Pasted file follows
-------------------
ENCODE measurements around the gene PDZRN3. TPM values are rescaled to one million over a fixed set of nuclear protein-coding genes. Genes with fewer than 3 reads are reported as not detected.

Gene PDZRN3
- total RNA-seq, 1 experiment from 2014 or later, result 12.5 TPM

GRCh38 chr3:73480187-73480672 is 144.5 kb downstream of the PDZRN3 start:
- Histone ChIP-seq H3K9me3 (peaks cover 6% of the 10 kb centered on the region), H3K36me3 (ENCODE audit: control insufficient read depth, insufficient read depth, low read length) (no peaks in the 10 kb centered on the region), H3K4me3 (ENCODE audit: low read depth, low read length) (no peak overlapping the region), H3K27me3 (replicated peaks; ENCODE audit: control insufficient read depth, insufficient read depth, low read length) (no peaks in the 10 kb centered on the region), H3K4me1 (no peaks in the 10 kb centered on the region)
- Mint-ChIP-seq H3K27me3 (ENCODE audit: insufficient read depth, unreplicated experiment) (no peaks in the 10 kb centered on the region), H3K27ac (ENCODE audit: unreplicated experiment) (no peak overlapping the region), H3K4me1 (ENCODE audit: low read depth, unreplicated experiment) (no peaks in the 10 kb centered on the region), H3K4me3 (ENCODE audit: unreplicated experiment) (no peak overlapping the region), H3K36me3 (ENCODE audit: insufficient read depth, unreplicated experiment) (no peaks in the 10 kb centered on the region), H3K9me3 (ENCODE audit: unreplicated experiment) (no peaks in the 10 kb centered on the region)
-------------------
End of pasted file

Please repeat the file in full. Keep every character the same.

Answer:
ENCODE measurements around the gene PDZRN3. TPM values are rescaled to one million over a fixed set of nuclear protein-coding genes. Genes with fewer than 3 reads are reported as not detected.

Gene PDZRN3
- total RNA-seq, 1 experiment from 2014 or later, result 12.5 TPM

GRCh38 chr3:73480187-73480672 is 144.5 kb downstream of the PDZRN3 start:
- Histone ChIP-seq H3K9me3 (peaks cover 6% of the 10 kb centered on the region), H3K36me3 (ENCODE audit: control insufficient read depth, insufficient read depth, low read length) (no peaks in the 10 kb centered on the region), H3K4me3 (ENCODE audit: low read depth, low read length) (no peak overlapping the region), H3K27me3 (replicated peaks; ENCODE audit: control insufficient read depth, insufficient read depth, low read length) (no peaks in the 10 kb centered on the region), H3K4me1 (no peaks in the 10 kb centered on the region)
- Mint-ChIP-seq H3K27me3 (ENCODE audit: insufficient read depth, unreplicated experiment) (no peaks in the 10 kb centered on the region), H3K27ac (ENCODE audit: unreplicated experiment) (no peak overlapping the region), H3K4me1 (ENCODE audit: low read depth, unreplicated experiment) (no peaks in the 10 kb centered on the region), H3K4me3 (ENCODE audit: unreplicated experiment) (no peak overlapping the region), H3K36me3 (ENCODE audit: insufficient read depth, unreplicated experiment) (no peaks in the 10 kb centered on the region), H3K9me3 (ENCODE audit: unreplicated experiment) (no peaks in the 10 kb centered on the region)